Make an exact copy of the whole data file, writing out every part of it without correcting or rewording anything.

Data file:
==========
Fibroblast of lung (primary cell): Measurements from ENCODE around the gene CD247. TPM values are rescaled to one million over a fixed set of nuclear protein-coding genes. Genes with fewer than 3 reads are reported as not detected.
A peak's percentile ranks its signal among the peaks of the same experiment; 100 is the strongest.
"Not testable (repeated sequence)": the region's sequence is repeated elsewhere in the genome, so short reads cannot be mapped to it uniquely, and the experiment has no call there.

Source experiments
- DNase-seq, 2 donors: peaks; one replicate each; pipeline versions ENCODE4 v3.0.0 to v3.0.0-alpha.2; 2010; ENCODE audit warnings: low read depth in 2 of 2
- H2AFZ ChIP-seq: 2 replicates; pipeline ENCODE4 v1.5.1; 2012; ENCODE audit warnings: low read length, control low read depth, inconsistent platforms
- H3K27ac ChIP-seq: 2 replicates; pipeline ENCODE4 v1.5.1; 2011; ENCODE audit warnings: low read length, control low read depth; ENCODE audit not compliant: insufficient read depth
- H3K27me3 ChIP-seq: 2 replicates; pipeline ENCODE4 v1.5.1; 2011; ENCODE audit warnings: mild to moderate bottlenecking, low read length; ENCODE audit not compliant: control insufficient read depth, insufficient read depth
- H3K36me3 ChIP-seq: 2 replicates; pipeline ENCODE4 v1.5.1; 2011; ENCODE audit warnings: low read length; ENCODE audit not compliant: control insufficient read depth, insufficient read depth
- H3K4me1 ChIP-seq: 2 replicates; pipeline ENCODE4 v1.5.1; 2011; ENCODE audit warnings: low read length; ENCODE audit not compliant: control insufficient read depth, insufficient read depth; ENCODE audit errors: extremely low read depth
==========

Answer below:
Fibroblast of lung (primary cell): Measurements from ENCODE around the gene CD247. TPM values are rescaled to one million over a fixed set of nuclear protein-coding genes. Genes with fewer than 3 reads are reported as not detected.
A peak's percentile ranks its signal among the peaks of the same experiment; 100 is the strongest.
"Not testable (repeated sequence)": the region's sequence is repeated elsewhere in the genome, so short reads cannot be mapped to it uniquely, and the experiment has no call there.

Source experiments
- DNase-seq, 2 donors: peaks; one replicate each; pipeline versions ENCODE4 v3.0.0 to v3.0.0-alpha.2; 2010; ENCODE audit warnings: low read depth in 2 of 2
- H2AFZ ChIP-seq: 2 replicates; pipeline ENCODE4 v1.5.1; 2012; ENCODE audit warnings: low read length, control low read depth, inconsistent platforms
- H3K27ac ChIP-seq: 2 replicates; pipeline ENCODE4 v1.5.1; 2011; ENCODE audit warnings: low read length, control low read depth; ENCODE audit not compliant: insufficient read depth
- H3K27me3 ChIP-seq: 2 replicates; pipeline ENCODE4 v1.5.1; 2011; ENCODE audit warnings: mild to moderate bottlenecking, low read length; ENCODE audit not compliant: control insufficient read depth, insufficient read depth
- H3K36me3 ChIP-seq: 2 replicates; pipeline ENCODE4 v1.5.1; 2011; ENCODE audit warnings: low read length; ENCODE audit not compliant: control insufficient read depth, insufficient read depth
- H3K4me1 ChIP-seq: 2 replicates; pipeline ENCODE4 v1.5.1; 2011; ENCODE audit warnings: low read length; ENCODE audit not compliant: control insufficient read depth, insufficient read depth; ENCODE audit errors: extremely low read depth